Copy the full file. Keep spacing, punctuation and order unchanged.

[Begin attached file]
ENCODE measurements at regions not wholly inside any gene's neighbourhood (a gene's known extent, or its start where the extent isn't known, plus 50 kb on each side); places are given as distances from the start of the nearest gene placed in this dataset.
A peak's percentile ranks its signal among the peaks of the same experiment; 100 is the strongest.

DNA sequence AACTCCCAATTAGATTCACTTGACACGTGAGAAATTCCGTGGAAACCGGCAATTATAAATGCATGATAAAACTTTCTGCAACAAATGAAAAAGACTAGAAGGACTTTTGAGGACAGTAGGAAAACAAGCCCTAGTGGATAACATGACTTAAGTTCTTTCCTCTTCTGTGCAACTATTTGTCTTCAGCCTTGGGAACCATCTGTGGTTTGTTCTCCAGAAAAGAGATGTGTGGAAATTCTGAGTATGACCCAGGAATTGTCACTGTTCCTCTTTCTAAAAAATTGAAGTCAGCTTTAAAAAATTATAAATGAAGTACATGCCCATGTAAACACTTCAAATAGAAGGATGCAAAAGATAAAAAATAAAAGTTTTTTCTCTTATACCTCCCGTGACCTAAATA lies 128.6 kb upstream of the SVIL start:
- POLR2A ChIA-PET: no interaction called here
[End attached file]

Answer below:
ENCODE measurements at regions not wholly inside any gene's neighbourhood (a gene's known extent, or its start where the extent isn't known, plus 50 kb on each side); places are given as distances from the start of the nearest gene placed in this dataset.
A peak's percentile ranks its signal among the peaks of the same experiment; 100 is the strongest.

DNA sequence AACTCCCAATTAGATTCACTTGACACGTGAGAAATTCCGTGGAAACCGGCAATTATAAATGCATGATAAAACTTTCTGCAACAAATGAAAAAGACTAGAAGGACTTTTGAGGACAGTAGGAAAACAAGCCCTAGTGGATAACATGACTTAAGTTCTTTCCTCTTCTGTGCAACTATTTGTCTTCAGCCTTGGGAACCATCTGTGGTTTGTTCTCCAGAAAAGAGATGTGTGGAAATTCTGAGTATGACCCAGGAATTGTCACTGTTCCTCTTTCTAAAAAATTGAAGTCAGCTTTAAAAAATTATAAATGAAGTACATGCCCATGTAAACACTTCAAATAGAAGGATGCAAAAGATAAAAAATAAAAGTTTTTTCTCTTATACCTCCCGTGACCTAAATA lies 128.6 kb upstream of the SVIL start:
- POLR2A ChIA-PET: no interaction called here